One day in about 1973 I drifted into the Tate Gallery in London, and wandered around the rooms.
In one room there were two men standing in front of a large canvass. One man was dressed as a museum guard and he was talking softly, and the other man was listening with close attention. As I approached I began to hear what was being said. It was a commentary and an examination of the painting.
I came closer. The guard was focussed on the civilian who was rapt. I stood still and began to listen too. By degrees the guard included me in the monologue (he was the only one who spoke), and the group morphed from a duo to a trio. The speaker was knowledgable, and took pleasure in sharing his data with a wiling audience.
After some time, and it could have been two or three minutes or it could have been twenty or thirty or it could have been a span of a different measure, the first listener began, slowly, to disengage. Organically, the guard began a transfer of his entire attention by degrees, onto me. And then, with invisible seams, the first man quit the gallery and the trio became a new duo.
The guard spoke with enthusiasm, with passion and admiration. I was rapt. And lucky. To have been wakeful enough to recognize a source of bright insight. The guard (if that’s what he was) spoke effortlessly on all aspects of the painting, connecting the medium, the subject, form, color, and all the rest of it. And I was a dry sponge, delighting in the sensation of quickened synapses as unguessed at magnitudes, hinted at in unexpected ideas, poured over me.
A new man approached in the gallery and the morph which had occurred when I joined, was repeated, as, by degrees, I disengaged. I stepped quietly away full of new respect for this expertise. As I left I turned and saw the first image of two men standing in front of a large canvass repeated with new casting.
I was a schoolboy then, attending Pimlico Comprehensive on Lupus Street (an extensive experiment in concrete and glass, now demolished), one excellent feature of that institution was its proximity to the Tate Gallery, a five minute walk. I went back there — many times — but I never again found the guard who knew so much about art.
6 replies on “A Door In The Wall Moment”
Thank you for that!
My Dear Brother, We are, it is becoming clearer to me, connected in another life, or something (you know I am not given to the metaphysical)…My Austin friend sent me two ten pound books for my birthday on the Hermitage Museum in St Petersburg, Russia, her hometown…and a little note which Amazon enclosed with the books, which reads, “Until we can explore it together, in person…Enjoy! Happy Birthday!” She called me on the land line the night of my birthday and got a bit cross when I doubted she would take me to explore The Hermitage…”You want me to send you the tickets? You over-think our relationship, Josef, we love each other and we should just enjoy that.” I assured her of my complete agreement, reminding her that my Viking forebears plied the rivers of her hometown and I longed to do the same…with her.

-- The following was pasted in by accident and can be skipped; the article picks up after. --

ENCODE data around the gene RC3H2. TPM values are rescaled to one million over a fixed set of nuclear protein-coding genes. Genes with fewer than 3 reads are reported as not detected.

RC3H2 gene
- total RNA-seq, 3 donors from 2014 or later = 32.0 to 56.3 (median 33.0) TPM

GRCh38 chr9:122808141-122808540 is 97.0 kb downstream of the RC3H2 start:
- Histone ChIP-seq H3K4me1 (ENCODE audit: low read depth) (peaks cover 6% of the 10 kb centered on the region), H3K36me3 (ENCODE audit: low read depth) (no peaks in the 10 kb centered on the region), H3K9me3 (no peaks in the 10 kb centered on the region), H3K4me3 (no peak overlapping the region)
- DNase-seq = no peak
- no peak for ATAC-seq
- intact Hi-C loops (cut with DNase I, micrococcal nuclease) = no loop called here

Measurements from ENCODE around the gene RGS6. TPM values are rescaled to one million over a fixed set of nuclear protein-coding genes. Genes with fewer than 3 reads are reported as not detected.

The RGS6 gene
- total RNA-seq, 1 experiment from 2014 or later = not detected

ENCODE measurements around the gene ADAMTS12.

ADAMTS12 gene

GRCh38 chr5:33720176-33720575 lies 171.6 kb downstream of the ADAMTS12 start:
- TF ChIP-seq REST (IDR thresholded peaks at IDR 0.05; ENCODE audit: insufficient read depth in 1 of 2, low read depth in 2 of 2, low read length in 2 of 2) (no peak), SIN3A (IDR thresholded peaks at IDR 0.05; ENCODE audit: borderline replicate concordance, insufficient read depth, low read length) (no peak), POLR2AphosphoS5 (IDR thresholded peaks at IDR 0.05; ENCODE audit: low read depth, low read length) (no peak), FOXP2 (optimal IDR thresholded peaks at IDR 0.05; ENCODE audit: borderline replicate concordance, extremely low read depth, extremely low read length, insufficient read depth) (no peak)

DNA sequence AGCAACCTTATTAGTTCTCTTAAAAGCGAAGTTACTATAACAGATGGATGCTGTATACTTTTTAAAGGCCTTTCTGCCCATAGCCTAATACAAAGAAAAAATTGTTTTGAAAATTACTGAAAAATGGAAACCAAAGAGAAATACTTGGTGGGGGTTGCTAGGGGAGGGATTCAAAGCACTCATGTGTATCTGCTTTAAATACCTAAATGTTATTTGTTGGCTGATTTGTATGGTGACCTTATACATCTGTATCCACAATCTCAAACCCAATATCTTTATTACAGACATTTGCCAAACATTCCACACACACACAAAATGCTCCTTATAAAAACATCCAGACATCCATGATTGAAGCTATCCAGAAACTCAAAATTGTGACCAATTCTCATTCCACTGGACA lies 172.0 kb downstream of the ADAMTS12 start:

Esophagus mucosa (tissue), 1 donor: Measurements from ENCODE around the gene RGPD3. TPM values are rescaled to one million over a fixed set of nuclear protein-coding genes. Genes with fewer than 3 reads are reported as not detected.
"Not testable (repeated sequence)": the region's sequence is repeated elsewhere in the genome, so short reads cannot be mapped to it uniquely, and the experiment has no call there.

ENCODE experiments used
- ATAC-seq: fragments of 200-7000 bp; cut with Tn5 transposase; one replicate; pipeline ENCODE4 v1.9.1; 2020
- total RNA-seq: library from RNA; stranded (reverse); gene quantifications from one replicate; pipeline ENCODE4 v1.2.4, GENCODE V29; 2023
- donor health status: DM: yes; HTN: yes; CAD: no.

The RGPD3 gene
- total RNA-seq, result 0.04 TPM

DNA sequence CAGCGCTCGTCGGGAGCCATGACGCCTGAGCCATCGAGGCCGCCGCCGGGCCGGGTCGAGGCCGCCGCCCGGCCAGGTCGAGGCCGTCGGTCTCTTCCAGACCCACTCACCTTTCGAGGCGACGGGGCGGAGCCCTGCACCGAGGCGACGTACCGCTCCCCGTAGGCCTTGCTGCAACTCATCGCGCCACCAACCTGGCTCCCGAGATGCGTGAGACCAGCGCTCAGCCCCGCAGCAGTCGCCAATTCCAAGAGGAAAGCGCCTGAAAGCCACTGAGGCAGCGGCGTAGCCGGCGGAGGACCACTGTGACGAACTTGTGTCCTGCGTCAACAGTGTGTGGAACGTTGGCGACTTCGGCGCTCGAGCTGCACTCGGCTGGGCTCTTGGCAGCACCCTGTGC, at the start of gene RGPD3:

Now comes your museum blog, that awakened a like moment for me–upon my mother’s grave this is the best I remember. My mother and father met in 1926 singing in the choir at the ( then unfinished) National Cathedral and I was born in Walter Reed Hospital in Washington in 1927–back to my mother’s home country here in western North Carolina,…my father lost his job here in 1934, Depths of The Depression, hitch-hiked to DC, got a job, got us up there in 1936–first thing he showed me was a used book store where you could buy a book for a dime, read it, and sell it back for a nickle…I got a paper route, bought a very used bicycle and for the next three years explored the Mall and its institiutions—A guard at the Smithsonian Institution let me stash my bike in his little office, while I explored.
Then, in 1937, when the National Museum of Art (people on the street called it the Mellon Art Gallery…and until I hit Wickipedia a few moments ago, I thought that was its name…so, in 1937, ’38 and ’39, I visited the National Gallery, having magic moments like the one you described in today’s blog.
Ready for this? The nucleus of the new national gallery was a stunning collection of art Andrew Mellon bought from the Hermitage in St Petersburg from a cash-strapped Soviet…so, I made the same bike storage deal with a guard at “The Mellon,” and roamed the rooms full of the art, having moments like yours, from the museum where 32 year old Yuliya Genin will take me next year (she will come “shoot the stones” for the book in the Spring–I’m meant to have the book written…which I should be doing now…but your magic museum moment blog sent me around “Robin Hood’s Barn.”)
My son, Leyshon, is correct, “Dad, the gods are not constrained by OUR ideas of statistics and probabilities.” Love, Josef (Viking spelling)
Write the book Joe!
Thank you for taking me away to London. M
sent from my IPad
A great city!